By Robert Frank
Laval intends to ask Quebec to complete Highway 13 all the way to Mirabel Airport, which it wants the federal government to keep alive, David de Cotis told The Suburban.
“We’re working on a memorandum that will ask the Montreal Metropolitan Community to support fast-tracking the project,” the vice-chairman of Laval’s executive committee said in an interview.
“It will reduce congestion on Highway 15 and encourage other companies to come to Laval, because it will be the perfect place to import to and export from by air freight,” de Cotis enthused. “The land there was already expropriated a long time ago. Why not take advantage of that?”
When the federal government decided to build Mirabel in 1970, air traffic was growing rapidly, year after year. No one foresaw that a Middle East oil embargo, two years later, would send jet fuel prices through the stratosphere, dramatically raising the cost of air travel and putting paid to the feds projections.
Then, in 1976, René Lévesque’s first Parti québécois government halted construction on Highway 13. Initially intended to spark a spat with Ottawa, successive Quebec governments have failed to complete the highway beyond where the North Shore meets Laval. A planned high-speed rail line that was to link Montreal to Mirabel also came to naught.
De Cotis disclosed the plan in the wake of a steady stream of criticism from political opponents over the city’s handling of Laval’s economy.
Last week, defeated mayoral candidate Jean-Claude Gobé sent a letter to the Laval chamber of commerce calling for an investment and development summit.
“We want to gather key Laval stakeholders to stimulate development,” opposition spokesman Jean Desautels told The Suburban. “Laval is experiencing an economic crisis, and we need to come up with new ideas about how to stimulate the economy [here].”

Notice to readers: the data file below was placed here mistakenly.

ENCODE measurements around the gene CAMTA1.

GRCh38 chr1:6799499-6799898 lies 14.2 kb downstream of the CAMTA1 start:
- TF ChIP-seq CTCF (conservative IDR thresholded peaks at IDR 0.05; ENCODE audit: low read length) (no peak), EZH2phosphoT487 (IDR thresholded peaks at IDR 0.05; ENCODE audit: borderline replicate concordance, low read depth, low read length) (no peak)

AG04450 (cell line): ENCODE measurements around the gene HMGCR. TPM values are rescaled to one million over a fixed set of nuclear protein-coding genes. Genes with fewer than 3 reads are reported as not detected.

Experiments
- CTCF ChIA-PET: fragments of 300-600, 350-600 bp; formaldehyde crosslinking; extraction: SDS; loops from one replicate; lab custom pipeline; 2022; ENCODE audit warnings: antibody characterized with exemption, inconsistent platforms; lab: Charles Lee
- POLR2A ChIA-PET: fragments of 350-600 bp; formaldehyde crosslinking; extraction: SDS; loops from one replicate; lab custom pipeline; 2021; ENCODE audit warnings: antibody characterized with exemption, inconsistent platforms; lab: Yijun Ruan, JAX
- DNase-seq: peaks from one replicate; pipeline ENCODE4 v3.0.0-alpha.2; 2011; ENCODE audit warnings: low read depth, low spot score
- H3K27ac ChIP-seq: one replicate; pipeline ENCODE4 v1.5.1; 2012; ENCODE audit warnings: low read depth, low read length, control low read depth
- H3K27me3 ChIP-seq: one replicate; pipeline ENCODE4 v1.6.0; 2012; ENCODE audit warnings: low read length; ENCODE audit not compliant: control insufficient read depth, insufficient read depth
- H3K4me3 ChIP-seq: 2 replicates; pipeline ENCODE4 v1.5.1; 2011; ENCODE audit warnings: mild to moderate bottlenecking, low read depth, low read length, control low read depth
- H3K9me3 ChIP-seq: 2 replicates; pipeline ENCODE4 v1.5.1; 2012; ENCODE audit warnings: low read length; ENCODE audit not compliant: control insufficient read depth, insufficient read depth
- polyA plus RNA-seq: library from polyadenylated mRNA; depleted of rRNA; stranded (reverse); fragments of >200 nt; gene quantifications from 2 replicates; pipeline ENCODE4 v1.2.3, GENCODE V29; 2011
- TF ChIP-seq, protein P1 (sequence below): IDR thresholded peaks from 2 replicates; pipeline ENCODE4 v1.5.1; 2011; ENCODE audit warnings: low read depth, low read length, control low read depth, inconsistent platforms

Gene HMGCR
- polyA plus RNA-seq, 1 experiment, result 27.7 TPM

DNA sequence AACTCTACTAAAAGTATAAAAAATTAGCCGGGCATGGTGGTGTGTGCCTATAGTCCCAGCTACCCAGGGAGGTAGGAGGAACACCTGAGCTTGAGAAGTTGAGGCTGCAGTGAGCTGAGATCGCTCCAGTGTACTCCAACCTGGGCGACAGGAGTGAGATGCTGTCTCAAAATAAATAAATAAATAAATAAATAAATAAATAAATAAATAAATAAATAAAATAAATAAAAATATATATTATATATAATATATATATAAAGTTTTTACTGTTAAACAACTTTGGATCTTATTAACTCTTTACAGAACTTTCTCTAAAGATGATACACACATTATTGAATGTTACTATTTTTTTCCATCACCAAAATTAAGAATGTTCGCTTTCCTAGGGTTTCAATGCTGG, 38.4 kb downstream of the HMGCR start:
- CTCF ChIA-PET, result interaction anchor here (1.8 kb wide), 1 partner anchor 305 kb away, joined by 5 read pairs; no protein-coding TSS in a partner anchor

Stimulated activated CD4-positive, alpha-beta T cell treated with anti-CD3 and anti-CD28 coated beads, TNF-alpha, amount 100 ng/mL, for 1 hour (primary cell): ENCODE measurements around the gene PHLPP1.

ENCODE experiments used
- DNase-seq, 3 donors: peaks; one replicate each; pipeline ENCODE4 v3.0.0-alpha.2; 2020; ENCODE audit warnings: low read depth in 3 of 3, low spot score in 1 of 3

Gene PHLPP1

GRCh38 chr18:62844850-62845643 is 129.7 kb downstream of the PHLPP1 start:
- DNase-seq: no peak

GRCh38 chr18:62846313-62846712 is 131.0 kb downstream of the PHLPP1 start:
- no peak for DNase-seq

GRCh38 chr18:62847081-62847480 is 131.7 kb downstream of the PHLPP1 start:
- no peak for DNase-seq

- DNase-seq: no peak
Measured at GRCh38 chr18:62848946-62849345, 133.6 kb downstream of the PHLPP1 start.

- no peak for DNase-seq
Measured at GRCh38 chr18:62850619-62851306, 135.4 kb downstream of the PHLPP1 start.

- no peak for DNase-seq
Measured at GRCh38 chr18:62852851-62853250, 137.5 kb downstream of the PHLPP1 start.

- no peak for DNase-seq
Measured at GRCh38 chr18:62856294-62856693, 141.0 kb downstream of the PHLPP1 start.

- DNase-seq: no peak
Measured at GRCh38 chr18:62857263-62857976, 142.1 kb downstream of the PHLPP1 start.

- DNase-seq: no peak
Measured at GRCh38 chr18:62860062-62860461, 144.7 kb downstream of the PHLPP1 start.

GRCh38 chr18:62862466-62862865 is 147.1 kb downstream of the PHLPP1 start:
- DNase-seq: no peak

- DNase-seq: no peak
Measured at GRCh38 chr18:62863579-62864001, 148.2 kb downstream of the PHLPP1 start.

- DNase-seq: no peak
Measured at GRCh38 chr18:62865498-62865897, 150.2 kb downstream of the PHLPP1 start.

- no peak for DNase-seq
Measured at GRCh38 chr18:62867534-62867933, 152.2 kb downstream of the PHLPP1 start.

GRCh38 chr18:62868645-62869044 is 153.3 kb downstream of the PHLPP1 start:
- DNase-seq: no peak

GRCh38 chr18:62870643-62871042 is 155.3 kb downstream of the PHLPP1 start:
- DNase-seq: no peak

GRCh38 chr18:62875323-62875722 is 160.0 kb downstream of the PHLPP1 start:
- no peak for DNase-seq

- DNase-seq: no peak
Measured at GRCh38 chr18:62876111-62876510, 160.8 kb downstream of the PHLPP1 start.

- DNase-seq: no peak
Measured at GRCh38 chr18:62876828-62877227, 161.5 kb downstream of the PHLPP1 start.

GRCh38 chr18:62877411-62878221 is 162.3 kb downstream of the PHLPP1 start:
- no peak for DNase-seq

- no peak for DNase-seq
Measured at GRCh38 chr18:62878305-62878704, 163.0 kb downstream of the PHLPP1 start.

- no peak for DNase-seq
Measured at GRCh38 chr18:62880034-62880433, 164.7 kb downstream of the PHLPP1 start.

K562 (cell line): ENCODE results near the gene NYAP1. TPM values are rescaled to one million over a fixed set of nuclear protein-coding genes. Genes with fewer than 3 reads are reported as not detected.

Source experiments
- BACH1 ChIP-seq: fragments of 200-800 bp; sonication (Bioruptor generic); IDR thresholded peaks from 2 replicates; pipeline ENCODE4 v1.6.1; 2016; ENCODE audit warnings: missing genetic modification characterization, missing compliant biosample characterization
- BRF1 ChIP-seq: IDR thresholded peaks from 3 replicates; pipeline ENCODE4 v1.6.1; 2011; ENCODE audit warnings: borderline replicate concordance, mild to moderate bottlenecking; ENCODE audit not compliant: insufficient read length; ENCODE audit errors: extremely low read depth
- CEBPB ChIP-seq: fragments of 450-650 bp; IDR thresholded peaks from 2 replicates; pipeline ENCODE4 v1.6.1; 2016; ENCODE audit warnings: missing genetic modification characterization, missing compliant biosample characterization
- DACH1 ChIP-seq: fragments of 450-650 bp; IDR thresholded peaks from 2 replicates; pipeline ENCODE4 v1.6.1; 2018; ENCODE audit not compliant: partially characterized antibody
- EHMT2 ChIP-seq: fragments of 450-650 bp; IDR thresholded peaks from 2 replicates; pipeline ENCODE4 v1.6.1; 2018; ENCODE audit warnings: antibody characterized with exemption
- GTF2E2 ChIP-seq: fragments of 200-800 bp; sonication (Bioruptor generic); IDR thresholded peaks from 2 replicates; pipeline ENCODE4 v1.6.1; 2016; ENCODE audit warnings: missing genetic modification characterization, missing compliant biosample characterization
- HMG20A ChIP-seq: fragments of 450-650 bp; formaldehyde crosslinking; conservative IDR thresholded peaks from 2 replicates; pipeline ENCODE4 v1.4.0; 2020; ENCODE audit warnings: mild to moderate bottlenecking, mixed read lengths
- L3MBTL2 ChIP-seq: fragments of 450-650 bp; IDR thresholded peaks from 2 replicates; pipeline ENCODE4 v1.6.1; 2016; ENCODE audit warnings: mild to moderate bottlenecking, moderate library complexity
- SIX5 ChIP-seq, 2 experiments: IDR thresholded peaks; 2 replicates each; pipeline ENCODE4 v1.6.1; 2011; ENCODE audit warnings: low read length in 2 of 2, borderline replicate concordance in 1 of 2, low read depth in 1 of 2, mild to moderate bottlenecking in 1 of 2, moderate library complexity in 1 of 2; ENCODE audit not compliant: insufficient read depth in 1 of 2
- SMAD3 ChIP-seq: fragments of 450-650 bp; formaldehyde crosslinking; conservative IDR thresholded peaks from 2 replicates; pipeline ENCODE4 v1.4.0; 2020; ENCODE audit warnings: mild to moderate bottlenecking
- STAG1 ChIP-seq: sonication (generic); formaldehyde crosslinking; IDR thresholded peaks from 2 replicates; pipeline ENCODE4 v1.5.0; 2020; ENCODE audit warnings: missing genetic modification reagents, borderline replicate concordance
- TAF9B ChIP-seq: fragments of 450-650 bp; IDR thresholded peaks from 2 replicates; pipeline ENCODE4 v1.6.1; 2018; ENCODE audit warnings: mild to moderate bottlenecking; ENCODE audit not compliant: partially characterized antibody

“The pending provincial budget should have an impact on Laval, and Laval should be active in asking for more credit toward development, but we will have to wait for [newly appointed Finance Minister] Carlos Leitão to table his budget to find out,” Desautels said in an interview.
“Gobé’s accusations are absolutely false,” countered de Cotis. “Mouvement Desjardins ceo Monique Leroux recently told the chamber of commerce that her economists predict that Laval will lead Quebec in economic growth.”
“We were very encouraged that right after we took power, Standard & Poors increased Laval’s credit rating,” he added. “In 2014, we’re looking at starting to build Place Bell. The Grande bibliothèque project is in the design phase. We’re proposing building a trade centre in Laval unlike anything that currently exists in Quebec, and sometime during the next few weeks, we expect to announce a new, $100 million investment here.”
“When we were elected, we inherited something that we’re trying to change,” concluded an upbeat de Cotis. “It’s going to take time, but we’re moving much more rapidly than anyone could have anticipated. We’re very positive and anticipate that 2014 will be a great year for Laval—and that that will be just the tip of the iceberg for us.”
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